• Sri Lanka ("Sacred Land") is famous as a citadel of early Buddhist teachings preserved in the Pali language from India and Scythia (Gandhara and northwestern hinterlands around Afghanistan where the Buddha was born and first promulgated the Dharma). Sri Lankan Buddhists, in their recorded history called the Mahavamsa or "Great Chronicles" speak of coming from that land by boat to settle Sri Lanka. They are not Dravidians from South India like the neighboring Tamils of Tamil Nadu, the southernmost state in India.
Thousands of years of Buddhism
The other reason is less known but much more meaningful. The lion has frequently been linked to words such as courageous and proud. The Sri Lanka Foundation is a foundation dedicated to the preservation of Sri Lankan culture. It strives to exhibit courage and pride in their charitable work and events.
One of the foundation’s most significant events is “Sri Lanka Day.” Every year the foundation works diligently to bring the sights, tastes, colors, and the general feel of Sri Lanka to spectators who gather in one location from all over California.
  • (The Guardian, May 28, 2017) Landslides and floods in Sri Lanka have killed at least 151 people and the country faces the risk of more mudslides as torrential rains [from global climate change] continue. More than 100 people are still missing after the worst rains in the Indian Ocean island since 2003. The state-run National Building Research Organization warned people in seven out of the country’s 25 districts on Sunday to evacuate from unstable slopes if rains continued for the next 24 hours. More
Last year in Pasadena for the second year in a row was a great time with delicious food.
Massive Buddha in Sri Lanka
It is an annual celebration and tribute to the culture and heritage of the Sri Lankan people. In coordinating the event the foundation seeks to inform the public about their country and its customs. The foundation also aspires to bring generations of Sri Lankans together as a community, to pass along history from one generation to another. The event will take all who attend on a short trip to Sri Lanka through traditional foods, music, dances, art, and theater.

Colorful costumes of an island culture
Attendees hear the echo of handmade drums each with its unique tone. They experience a visual feast of vibrant island costumes, colorful clothing, and ornate jewelry. Participants explore the sweets, spices, and aromas of curries and traditional foods while being captivated by dancers and performers.

Children and adults alike revel in the Kandy Parade (Perahera), the famous Sri Lankan spectacle that features theater elephants the size of real elephants. And all of these experiences can be enjoyed without ever leaving California.
In previous years “Sri Lanka Day” has attracted more than 100,000 visitors. The 2015 SL Day was special because it was the first year the event was held in the City of Pasadena. It was also the first year the foundation sponsored its own dance troupe to perform. Every year the foundation works harder to reach new heights... More

Some men unhappy about women-only screenings of Wonder Woman
CARTOON: Gender wars of household chores: feminist comic
Ram your way into a "sex toy" warehouse to steal thousands of condoms? (AP)

Sunday, May 28, 2017

How to communicate with the dead (audio)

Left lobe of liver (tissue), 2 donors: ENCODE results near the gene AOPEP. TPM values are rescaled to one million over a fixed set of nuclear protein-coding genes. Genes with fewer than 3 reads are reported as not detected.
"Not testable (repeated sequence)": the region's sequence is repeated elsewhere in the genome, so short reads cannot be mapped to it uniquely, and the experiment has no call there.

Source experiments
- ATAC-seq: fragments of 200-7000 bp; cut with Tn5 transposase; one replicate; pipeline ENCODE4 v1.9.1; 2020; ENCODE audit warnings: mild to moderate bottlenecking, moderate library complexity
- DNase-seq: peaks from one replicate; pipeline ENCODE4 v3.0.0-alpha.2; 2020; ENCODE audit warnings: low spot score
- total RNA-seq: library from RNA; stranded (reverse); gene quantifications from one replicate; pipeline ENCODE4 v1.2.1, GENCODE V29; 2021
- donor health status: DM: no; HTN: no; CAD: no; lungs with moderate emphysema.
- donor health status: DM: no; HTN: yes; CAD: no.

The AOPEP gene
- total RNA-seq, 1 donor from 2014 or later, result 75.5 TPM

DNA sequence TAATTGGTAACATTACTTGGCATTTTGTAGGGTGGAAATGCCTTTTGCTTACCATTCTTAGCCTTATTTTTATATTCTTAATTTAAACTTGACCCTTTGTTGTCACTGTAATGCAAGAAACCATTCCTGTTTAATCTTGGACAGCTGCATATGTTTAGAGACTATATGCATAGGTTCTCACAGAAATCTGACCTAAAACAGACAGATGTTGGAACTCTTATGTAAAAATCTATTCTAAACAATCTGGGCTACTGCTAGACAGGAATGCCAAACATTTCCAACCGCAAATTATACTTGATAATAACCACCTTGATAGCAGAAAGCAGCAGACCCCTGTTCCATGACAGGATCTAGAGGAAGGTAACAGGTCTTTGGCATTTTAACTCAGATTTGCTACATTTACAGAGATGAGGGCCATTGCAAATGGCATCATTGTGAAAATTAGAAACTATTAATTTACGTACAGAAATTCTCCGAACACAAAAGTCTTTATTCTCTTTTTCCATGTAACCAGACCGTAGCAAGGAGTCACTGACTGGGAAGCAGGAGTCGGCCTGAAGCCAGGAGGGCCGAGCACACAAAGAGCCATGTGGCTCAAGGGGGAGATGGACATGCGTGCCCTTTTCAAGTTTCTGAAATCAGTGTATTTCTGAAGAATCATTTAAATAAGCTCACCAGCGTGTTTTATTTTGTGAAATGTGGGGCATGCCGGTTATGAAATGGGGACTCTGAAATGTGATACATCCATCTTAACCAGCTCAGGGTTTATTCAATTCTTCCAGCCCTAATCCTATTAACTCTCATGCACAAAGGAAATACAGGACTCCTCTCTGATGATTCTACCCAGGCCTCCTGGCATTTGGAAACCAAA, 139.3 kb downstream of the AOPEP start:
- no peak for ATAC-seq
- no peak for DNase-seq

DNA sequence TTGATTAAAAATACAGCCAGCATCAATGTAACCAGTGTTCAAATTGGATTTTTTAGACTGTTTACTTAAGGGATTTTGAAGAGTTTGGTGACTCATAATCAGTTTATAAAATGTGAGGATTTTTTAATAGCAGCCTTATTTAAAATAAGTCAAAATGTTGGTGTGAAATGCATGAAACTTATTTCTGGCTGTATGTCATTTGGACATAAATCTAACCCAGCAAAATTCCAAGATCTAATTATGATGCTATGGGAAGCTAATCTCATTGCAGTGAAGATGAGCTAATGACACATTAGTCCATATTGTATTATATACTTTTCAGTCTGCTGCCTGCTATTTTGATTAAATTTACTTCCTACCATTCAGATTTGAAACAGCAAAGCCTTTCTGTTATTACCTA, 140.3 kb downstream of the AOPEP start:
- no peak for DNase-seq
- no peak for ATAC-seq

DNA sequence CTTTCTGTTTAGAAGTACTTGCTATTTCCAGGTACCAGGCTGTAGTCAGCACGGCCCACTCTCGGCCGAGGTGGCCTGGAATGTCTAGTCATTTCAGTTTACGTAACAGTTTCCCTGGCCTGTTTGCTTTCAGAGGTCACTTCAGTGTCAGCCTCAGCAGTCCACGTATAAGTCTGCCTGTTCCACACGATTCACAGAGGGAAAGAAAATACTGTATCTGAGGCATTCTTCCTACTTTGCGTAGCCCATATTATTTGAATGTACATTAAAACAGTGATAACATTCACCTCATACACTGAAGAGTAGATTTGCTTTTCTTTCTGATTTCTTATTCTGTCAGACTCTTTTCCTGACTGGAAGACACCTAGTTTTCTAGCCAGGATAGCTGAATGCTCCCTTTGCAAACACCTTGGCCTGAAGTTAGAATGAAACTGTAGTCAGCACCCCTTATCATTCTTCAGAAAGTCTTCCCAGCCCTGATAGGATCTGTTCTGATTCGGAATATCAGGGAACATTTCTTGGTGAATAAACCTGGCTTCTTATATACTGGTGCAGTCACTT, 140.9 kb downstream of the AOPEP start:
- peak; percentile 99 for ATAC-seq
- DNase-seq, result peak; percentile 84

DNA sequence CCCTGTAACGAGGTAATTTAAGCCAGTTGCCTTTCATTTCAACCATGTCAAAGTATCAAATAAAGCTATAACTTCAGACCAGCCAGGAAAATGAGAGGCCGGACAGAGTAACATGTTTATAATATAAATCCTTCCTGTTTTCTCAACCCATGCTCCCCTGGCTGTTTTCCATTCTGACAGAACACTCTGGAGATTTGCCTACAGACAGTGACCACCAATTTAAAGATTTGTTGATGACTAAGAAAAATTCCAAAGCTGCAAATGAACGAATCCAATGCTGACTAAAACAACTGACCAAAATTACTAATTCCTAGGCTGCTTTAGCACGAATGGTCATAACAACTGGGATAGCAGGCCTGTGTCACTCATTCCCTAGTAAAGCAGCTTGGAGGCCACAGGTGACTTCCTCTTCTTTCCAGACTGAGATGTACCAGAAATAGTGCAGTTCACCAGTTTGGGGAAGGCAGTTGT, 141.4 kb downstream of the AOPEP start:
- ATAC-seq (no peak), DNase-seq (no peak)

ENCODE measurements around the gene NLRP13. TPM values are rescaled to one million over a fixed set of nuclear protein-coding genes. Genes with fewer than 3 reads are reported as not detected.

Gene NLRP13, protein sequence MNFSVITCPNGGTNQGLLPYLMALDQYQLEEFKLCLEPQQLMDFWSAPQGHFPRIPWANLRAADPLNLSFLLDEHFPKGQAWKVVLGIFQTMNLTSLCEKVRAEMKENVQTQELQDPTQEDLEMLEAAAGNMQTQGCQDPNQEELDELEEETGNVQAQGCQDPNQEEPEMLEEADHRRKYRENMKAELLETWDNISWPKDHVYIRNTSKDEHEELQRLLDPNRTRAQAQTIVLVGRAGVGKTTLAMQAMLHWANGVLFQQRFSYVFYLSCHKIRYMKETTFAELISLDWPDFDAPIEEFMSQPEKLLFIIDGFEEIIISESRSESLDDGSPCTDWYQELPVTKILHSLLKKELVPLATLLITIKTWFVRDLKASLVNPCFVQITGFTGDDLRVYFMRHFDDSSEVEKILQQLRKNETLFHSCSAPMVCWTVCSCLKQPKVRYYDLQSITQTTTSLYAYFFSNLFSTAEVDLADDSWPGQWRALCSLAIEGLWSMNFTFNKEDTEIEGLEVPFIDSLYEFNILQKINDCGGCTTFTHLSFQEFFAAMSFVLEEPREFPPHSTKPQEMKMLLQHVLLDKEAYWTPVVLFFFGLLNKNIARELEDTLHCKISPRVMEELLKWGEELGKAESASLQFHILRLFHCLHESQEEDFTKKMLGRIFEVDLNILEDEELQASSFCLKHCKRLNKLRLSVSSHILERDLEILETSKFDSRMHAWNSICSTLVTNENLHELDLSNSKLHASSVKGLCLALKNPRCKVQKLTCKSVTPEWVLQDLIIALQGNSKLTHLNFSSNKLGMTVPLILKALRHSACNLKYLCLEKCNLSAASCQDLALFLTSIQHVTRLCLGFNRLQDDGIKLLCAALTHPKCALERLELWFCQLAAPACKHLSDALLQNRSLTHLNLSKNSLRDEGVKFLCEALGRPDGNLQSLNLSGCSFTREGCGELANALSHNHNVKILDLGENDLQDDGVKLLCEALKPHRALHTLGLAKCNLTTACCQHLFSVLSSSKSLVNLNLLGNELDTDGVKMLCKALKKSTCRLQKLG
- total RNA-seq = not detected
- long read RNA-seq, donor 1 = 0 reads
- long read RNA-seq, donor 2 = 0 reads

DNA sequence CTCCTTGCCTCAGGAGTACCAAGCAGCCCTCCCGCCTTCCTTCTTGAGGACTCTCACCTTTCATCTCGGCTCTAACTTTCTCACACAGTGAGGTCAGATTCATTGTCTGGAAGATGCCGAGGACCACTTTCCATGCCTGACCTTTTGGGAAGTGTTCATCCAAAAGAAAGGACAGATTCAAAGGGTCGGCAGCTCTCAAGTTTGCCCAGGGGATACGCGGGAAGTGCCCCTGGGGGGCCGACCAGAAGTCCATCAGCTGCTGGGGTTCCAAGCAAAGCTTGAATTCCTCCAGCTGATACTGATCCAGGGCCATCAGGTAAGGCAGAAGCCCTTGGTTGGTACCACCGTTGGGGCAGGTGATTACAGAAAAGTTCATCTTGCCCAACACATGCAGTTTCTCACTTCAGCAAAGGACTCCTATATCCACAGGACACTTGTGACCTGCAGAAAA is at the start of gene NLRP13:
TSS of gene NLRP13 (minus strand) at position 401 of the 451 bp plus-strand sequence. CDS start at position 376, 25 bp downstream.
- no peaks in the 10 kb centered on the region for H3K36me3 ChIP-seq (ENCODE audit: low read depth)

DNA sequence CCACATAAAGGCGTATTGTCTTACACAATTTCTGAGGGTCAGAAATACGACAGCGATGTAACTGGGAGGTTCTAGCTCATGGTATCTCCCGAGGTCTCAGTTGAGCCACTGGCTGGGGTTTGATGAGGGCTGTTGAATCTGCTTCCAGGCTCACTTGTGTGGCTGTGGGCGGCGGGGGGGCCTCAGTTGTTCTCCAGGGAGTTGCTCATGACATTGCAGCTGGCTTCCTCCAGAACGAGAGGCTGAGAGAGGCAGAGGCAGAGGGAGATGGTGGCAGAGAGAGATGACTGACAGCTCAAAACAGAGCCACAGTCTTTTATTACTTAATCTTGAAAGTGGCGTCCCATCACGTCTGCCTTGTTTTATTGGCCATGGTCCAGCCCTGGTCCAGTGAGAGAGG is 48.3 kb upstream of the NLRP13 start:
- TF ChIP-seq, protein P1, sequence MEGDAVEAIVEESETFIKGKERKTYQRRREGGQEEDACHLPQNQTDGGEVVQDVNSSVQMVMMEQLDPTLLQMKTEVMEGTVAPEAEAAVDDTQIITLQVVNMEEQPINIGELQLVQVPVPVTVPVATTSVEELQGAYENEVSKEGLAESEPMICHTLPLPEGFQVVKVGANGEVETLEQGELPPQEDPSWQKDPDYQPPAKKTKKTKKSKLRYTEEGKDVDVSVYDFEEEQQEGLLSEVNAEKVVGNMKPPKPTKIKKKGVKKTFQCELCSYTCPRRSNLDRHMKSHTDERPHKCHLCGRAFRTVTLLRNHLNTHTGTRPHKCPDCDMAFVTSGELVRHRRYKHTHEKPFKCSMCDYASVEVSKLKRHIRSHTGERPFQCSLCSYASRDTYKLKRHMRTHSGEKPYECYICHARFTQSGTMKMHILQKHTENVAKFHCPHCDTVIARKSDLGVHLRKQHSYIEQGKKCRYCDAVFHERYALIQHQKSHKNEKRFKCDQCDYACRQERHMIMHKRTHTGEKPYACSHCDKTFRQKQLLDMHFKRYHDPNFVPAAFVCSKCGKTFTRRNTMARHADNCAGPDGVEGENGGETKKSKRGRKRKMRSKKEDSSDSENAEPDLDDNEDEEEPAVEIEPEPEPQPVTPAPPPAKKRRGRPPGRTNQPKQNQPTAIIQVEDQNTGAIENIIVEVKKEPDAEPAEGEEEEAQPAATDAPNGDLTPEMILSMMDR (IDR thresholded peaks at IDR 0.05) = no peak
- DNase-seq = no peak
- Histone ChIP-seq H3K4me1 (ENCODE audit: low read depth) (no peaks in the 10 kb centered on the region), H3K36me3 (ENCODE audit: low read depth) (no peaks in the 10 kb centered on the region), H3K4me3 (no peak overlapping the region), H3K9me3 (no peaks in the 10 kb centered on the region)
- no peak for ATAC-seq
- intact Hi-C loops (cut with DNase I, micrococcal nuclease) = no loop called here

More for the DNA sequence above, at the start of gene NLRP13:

Huff Paranormal; ZEG; William Birnes, Host Dave Schrader, Coast to Coast, May 27, 2017; edited-elaborated by Pat Macpherson, Pfc. Sandoval, Seth Auberon, CC Liu, Wisdom Quarterly
(Huff Paranormal) The Tesla Spirit Radio: Full D.I.Y. Spirits of the Dead Communication Test
Nikola Tesla (right) was much brighter than Einstein and Edison but gets very little credit.

Mom, I love you! - I know, honey, I'm OK!
Famous American inventor Thomas Edison was convinced that there was an unseen reality invisible to the human eye.

Yet, it is visible to the third eye (dibba cakkhu, ajna chakra, pineal gland). This conviction of another reality led to the last and least-known of his inventions, the "spirit phone."

(Zohar Entertainment Group, Feb. 28, 2017) Tracie Austin ( The forgotten  Edison "psycho phone" calls The Dead. In the 1920s, spiritualism, Ouija boards, and the slew of new technological inventions from men like Edison were capturing national attention. These converged when Edison told American Magazine that he was working on a device known as a “spirit phone” -- a phone that would let the living communicate with the dead. The result was a national craze. Most of the major newspapers and magazines in the country leapt to cover this astounding new “invention.” The magazine that broke the story received over 600 letters to the editor from people obsessed with the device.

Our pineal gland is the key (Alex Grey).
Edison’s former associate and bitter rival, the world-renown super genius Nikola Tesla, who created the Niagra Falls power plant among many innovations stolen by the American government and reserved for military-industrial complex uses, was also developing a similar device -- a means of directly communicating with the departed, who are not "dead" but alive in another place or dimension.

This device would have established that with certainty. We do not "die" in the sense of achieving oblivion and rest but carry on in samsara (the "continued wandering on" craving for pleasure or fearing pain or being confused), called the Wheel of Rebirth.

What did you see during your NDE?
"Both of them [Edison and Tesla] thought there was a consumer market for talking to the dead," said last night’s Coast to Coast guest William Birnes. He described the rivalry between the inventors, who had earlier worked together although Edison was bitterly jealous of the young Tesla’s brilliance.